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2000s

North Korea in the 21st Century - At the Crossroads of Nuclear Armament or Open Reform

Although the ‘grueling march’ has been officially announced as being over, numerous obstacles lie ahead of North Korea in the 21st century. Its isolated economic structure can always spiral down into another crisis. Furthermore, it is still heavily reliant on foreign aid in meeting food demand, suggesting that a change in foreign relations or global food production could spark a new episode of famine.
While Kim Jong-il retains full political authority, many signs are visible that North Korea’s social control mechanism has loosened. In addition, North Korea has begun a high-stakes ‘game’ against the U.S. and the international community by pursuing a secret nuclear weapons program.

Improvements in North-South Relations

North and South’s leaders meet for the first time since the division of the Peninsula - June 13, 2000

One notable characteristic of North Korean foreign policy in the late-1990s and 2000s is its active approach to diplomacy with South Korea. This was reciprocated and amplified by the ‘sunshine policy’ pursued by South Korea. The 1998 visit to North Korea by Hyundai President Jung Ju-young and his gift of 500 head of cattle, as well as the inception of the Mt. Geumgang tour program, changed the paradigm of North-South relations. Also pursued was the Gaesong Industrial Complex project, which involves building an industrial complex in North Korea’s Gaesong region to combine the South’s capital with the North’s land and labor.

In the year 2000, President Kim Dae-jung paid an open visit to Pyongyang and met with Kim Jong-il to hold summit talks. The two leaders arrived at the ‘6.15 Joint Statement’, comprising five key principles :
△independent efforts for reunification,
△seeking out common ground in North-South views on reunification,
△meetings of separated families, and resolving the so-called ‘unconverted prisoners’ issue,
△active exchange and cooperation, and
△resuming North-South bilateral conversations. Projects such as the meetings of separated families and minister-level talks were discussed with enthusiasm, while channels of conversation between military and other authorities were opened. Also pursued were projects to reconnect railways in the west and east coast regions, as well as civilian-level interaction in the form of a Joint North-South Ceremony.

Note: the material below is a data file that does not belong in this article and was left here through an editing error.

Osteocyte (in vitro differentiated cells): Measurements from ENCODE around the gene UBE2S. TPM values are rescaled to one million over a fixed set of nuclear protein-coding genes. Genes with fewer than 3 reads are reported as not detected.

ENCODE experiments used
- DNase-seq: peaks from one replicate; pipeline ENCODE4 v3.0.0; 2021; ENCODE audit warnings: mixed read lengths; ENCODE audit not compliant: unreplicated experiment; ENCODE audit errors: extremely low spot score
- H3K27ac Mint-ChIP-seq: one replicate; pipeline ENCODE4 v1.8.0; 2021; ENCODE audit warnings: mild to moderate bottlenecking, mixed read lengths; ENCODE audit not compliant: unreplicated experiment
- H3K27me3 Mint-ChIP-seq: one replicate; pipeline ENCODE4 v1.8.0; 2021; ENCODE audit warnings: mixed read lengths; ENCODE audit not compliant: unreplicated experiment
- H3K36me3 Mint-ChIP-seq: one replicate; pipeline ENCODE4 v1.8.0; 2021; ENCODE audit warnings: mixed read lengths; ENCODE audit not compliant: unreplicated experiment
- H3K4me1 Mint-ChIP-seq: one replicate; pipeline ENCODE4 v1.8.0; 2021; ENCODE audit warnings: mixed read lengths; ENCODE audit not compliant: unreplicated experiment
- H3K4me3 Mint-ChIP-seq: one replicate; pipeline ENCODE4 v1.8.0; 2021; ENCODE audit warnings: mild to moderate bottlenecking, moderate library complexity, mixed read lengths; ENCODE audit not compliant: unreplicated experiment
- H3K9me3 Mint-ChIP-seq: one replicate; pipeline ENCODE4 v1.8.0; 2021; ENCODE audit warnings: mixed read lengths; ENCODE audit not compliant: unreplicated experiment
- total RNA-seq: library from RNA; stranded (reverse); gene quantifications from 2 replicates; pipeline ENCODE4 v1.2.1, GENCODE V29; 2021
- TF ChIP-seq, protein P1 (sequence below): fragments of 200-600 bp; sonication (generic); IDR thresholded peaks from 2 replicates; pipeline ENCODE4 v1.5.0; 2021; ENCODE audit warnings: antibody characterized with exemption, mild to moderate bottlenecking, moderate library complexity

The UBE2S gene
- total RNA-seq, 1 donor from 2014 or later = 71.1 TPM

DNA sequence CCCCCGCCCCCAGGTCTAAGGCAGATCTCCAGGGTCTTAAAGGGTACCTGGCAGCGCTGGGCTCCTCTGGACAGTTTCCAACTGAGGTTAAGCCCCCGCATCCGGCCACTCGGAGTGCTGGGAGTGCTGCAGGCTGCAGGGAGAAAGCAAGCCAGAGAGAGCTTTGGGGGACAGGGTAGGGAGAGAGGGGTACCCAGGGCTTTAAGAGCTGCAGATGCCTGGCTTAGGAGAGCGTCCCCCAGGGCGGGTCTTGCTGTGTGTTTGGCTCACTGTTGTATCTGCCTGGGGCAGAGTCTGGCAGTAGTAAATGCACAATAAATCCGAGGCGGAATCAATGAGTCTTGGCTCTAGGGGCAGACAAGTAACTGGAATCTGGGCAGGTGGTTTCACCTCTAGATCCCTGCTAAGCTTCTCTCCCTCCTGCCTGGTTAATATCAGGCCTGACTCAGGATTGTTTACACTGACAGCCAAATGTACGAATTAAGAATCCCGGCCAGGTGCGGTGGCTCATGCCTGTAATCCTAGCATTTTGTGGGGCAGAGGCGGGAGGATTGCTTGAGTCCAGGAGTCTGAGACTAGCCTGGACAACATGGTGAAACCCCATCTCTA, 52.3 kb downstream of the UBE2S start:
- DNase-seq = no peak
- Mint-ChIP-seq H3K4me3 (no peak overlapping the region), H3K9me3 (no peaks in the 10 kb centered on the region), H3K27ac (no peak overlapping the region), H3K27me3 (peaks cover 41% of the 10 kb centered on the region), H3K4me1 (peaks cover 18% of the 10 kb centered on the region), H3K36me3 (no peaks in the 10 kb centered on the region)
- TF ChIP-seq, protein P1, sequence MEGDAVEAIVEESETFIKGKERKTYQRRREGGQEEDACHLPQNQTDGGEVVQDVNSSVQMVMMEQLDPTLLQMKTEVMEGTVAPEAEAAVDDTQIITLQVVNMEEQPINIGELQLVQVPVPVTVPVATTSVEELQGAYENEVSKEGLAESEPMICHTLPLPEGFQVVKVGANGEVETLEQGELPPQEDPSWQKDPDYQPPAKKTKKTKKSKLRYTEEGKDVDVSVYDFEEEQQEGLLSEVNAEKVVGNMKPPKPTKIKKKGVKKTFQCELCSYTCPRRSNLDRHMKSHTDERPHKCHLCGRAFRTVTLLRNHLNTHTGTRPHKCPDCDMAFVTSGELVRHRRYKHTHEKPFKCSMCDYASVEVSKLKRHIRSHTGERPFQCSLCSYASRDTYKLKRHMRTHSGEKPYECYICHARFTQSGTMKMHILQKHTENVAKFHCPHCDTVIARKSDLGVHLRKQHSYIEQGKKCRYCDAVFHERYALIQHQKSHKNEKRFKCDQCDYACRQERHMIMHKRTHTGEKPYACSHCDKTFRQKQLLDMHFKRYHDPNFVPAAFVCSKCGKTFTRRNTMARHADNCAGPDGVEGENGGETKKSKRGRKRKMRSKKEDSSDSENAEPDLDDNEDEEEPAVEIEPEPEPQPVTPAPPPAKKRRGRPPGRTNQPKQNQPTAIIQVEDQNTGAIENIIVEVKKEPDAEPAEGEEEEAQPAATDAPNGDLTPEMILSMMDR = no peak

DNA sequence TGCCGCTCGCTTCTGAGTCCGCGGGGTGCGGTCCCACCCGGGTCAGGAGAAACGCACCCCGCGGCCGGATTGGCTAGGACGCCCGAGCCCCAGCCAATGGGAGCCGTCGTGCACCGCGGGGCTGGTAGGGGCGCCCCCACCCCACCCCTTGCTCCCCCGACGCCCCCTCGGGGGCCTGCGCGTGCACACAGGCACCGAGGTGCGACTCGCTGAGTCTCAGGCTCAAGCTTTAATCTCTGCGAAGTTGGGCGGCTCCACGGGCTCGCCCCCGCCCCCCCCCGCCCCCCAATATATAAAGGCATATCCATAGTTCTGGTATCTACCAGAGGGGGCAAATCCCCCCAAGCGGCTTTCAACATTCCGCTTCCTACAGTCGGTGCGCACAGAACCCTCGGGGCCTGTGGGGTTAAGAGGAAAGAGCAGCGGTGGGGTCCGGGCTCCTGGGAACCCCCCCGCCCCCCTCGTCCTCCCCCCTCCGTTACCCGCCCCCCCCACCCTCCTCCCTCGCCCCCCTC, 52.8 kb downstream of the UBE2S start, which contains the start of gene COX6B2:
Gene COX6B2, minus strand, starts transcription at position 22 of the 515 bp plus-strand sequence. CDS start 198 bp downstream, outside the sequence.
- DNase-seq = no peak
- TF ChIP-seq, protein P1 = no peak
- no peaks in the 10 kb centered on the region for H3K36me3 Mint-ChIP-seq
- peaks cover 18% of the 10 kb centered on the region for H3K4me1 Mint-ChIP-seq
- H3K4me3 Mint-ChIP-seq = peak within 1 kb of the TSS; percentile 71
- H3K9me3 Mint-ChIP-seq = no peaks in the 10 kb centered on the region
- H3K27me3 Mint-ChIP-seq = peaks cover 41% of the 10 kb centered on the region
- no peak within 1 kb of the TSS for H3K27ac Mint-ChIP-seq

In addition, the participation of North Korean athletes and supporters in the 2002 Busan Asian Games further marked a significant improvement in North-South relations. Meanwhile, with more than a million South Koreans having visited Mt. Geumgang over the past six years, the tours have become a symbol of North-South relations. Fertilizer, food, and medicine provided by South Korea became an important factor in the North Korean economy, and South Korea surpassed Japan to become North Korea’s 2nd-largest trade partner after China. The North Korean economy is becoming more and more reliant on the South’s.

New Economic Initiatives and the Shineuiju SEZ (Special Economic Zone)

The stability of Kim Jong-il’s power did not translate into stability and growth for the North Korean economy. Innate limitations remained, while external factors worsened to further isolate the economy. The three-year long buffer period enacted in 1994 did not yield any significant results. North Korea still relied on foreign aid to meet domestic food demand, while relying heavily on China and South Korea for trade. The lack of capital, technology, and information made it difficult for North Korea to achieve economic growth on its own. The Shineuiju SEZ (Special Economic Zone) was proposed as a means to overcome such difficulties.

This was not the first special economic zone pursued by North Korea. A project to build a free trade zone (FTZ) in Hamkyung Province’s Najin port and Sonbong region was implemented in 1991 with the aim of transforming the zone into an international cargo relay point, export manufacturing center, as well as a tourist and financial hub. Despite the legal and institutional efforts made, the claustrophobic social atmosphere, inadequate infrastructure, and shaky credibility resulted in the project’s failure.

The Shineuiju SEZ was fundamentally different from the Najin-Sonbong FTZ. Kim Jong-il, during a visit to China, witnessed the local reform and opening-up that was underway. He reportedly remarked that ‘a whole new world’ was being created there. The Shineuiju SEZ is an ambitious project that came at a time when the ‘buffer’ plan had failed and the North Korean leadership had run out ideas. The blueprint for the zone was announced at a meeting of the SPA Permanent Committee on September 12, 2002. The zone was to be a de facto ‘state within a state’ similar to Hong Kong, being a ‘special administrative region’ with its own Minister.